DEA’s winter campaign aims to prevent Rx drug overdoses

According to the DEA, nearly 70-percent of drug overdose deaths in the US involve prescription medicine.

JACKSONVILLE, Fla. – While the Drug Enforcement Administration continues to aggressively go after drug cartels that smuggle hardcore narcotics such as meth, cocaine, heroin and fentanyl into the US, the administration is also keeping its eye on an epidemic of prescription drug overdoses.

The DEA recently launched a winter campaign called “Secure Your Meds.” It’s part of the DEA’s continuing effort to reduce prescription drug misuse and overdoses by encouraging the public to secure expired or unused medication that can get into the wrong hands.

According to the DEA, nearly 70% of drug overdose deaths in the US involve prescription medicine. Most of those overdoses were the result of a drug addict having easy access to medications that were not prescribed.

Assistant DEA Special Agent in Charge Mike Dubet of the Jacksonville office says agents have spoken to drug abusers and gained valuable information about where they were getting access to prescription drugs without a doctor’s approval.

“They’re telling us they gain their prescription medication from people’s medicine cabinets. When I say people, I mean people that are close to them like family and friends,” Dubet said.

Secure Your Meds encourages the public to secure expired or unused medication until it can be disposed of at any of the 11,000 DEA collection sites.

But it’s not just the people we invite into our home who may be going through our medicine cabinet in search of prescription medication. Dubet said drug addicts bent on getting that next high will break into a home and head straight for the medicine cabinet or take what medications are casually left in play sight.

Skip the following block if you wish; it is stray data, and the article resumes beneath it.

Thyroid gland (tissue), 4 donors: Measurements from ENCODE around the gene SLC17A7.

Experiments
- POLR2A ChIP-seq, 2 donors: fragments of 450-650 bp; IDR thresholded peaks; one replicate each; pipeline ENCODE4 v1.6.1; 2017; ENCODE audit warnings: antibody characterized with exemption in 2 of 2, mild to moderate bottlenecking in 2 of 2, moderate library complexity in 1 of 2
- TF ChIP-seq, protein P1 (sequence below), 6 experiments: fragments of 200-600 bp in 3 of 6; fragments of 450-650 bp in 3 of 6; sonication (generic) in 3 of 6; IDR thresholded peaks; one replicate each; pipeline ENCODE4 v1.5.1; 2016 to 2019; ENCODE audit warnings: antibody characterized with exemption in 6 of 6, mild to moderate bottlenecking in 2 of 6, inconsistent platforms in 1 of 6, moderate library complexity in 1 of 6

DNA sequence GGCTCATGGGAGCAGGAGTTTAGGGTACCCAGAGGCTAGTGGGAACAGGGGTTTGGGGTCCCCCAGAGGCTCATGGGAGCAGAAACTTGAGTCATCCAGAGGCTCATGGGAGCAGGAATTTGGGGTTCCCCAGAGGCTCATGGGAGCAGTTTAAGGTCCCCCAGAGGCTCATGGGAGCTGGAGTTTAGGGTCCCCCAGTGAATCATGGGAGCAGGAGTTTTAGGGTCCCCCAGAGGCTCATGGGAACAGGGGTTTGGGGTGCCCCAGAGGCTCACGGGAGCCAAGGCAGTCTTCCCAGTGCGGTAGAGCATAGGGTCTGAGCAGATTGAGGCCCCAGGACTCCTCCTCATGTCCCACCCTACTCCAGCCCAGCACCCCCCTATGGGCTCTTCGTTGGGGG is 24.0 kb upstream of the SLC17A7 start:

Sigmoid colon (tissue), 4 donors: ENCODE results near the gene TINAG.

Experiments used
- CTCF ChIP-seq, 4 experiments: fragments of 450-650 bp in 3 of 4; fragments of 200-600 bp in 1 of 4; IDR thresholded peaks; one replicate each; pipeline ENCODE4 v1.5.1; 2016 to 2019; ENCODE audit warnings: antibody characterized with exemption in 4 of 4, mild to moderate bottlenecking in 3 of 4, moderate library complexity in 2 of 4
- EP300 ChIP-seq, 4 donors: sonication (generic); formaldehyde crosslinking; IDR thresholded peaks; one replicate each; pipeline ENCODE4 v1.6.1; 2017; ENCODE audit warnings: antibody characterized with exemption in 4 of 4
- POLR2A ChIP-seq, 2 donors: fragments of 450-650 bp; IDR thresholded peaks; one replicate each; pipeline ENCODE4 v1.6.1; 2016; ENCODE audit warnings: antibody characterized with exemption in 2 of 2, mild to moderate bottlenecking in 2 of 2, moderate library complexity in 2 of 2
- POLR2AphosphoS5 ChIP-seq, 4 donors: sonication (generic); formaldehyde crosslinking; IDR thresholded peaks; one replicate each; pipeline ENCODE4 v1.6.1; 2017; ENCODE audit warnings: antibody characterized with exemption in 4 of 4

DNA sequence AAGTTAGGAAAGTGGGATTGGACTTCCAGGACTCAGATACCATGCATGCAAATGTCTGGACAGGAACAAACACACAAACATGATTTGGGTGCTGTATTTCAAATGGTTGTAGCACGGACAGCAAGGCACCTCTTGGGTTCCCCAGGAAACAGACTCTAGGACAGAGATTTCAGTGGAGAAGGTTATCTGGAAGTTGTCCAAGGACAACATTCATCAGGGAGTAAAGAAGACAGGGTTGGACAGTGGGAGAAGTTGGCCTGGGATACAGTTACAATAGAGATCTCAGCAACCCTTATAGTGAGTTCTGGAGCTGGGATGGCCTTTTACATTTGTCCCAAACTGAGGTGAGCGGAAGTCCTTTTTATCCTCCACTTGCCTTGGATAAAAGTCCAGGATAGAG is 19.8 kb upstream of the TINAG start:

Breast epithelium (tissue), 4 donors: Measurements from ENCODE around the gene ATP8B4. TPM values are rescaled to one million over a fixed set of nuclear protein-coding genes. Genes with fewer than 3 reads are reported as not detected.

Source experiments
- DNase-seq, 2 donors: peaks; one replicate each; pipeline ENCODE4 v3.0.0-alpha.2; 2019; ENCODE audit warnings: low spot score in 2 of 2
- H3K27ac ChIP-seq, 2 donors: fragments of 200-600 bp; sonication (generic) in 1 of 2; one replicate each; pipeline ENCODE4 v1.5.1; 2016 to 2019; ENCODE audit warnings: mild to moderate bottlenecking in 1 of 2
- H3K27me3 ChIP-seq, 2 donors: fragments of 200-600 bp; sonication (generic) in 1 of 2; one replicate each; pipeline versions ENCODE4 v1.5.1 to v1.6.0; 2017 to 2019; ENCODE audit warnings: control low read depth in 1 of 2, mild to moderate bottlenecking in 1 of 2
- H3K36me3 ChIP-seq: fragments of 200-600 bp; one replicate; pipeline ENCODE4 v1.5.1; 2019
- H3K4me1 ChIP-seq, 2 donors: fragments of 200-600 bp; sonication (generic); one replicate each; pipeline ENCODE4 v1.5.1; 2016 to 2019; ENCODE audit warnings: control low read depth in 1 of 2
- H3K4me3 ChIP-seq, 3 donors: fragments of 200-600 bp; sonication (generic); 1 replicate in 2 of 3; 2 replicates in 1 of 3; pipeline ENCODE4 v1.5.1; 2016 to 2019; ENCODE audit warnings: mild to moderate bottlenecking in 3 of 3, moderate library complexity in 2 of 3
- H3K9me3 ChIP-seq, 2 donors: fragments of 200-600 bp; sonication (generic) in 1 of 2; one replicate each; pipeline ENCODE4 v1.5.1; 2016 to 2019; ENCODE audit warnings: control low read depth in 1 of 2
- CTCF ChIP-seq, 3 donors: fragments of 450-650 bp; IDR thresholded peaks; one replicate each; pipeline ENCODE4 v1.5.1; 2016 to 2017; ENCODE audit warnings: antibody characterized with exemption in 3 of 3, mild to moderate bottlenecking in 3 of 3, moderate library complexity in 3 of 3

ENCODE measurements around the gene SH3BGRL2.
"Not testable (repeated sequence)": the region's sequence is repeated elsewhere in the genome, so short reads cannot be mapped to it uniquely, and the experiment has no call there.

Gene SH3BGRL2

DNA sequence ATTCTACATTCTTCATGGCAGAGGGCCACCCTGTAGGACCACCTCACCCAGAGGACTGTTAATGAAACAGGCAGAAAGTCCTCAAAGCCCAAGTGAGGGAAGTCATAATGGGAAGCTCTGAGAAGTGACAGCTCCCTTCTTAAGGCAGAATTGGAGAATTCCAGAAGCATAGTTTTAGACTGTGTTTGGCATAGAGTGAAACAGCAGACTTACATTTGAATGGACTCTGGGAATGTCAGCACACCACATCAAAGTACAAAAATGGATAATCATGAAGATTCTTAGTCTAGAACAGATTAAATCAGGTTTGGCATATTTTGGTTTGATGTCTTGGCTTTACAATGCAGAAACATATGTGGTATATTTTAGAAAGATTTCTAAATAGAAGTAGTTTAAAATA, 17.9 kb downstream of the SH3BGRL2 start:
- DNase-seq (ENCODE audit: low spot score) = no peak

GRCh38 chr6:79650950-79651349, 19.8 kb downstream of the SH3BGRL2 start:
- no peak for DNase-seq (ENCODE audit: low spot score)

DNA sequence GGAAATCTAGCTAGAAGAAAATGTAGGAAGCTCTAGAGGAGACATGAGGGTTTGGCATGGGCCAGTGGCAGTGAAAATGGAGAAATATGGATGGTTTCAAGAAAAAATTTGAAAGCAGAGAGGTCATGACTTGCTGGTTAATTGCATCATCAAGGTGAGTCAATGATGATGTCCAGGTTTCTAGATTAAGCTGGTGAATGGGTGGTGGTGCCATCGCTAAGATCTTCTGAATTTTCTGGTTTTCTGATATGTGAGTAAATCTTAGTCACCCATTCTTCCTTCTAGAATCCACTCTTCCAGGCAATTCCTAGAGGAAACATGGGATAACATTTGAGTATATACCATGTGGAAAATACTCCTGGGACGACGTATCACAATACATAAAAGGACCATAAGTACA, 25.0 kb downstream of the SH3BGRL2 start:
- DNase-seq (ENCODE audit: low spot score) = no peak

Therefore, Dubet said we must be one step ahead of the burglar who is addicted to prescription drugs.

“A small safe. A firebox. Something like that so when you’re not home, those items would prevent burglars from taking these medications,” Dubet said.

Unfortunately, it’s not just drug addicts that are overdosing on medication they had easy access to. According to the CDC, every year, approximately 50,000 children across the US who are less than 5 years old end up in the emergency room because of an accidental overdose.

The CDC offers the following tips to prevent children from accidently overdosing on prescription medication:

  • Store medications in a place that is too high for young children to reach or see.
  • Do not leave medicines out after using them (such as at a sick child’s bedside). Immediately return medicines to your safe storage location after each use.
  • Never leave children alone with medicines. If you are giving or taking medicine and you have to do something else, such as answer the phone, take the medicine with you.
  • Never tell children that medicine is candy, so they’ll take it, even if your child does not like to take his or her medicine.
  • Remind babysitters, houseguests, and visitors to keep purses, bags, or coats that have medicines in them out of children’s reach and sight.
  • When purchasing medicines for young children, check to make sure they are in child-resistant packaging that you are comfortable using. Make sure to fully re-secure the cap each time you use the medicine.
  • Put the Poison Help number, 1-800-222-1222, on or near every home telephone and save it on your cell phone.

For more information about DEA drug disposal locations:

Diversion Control Division

For more information about properly disposing medications:

Environmental Protection Agency steps for disposing medicines

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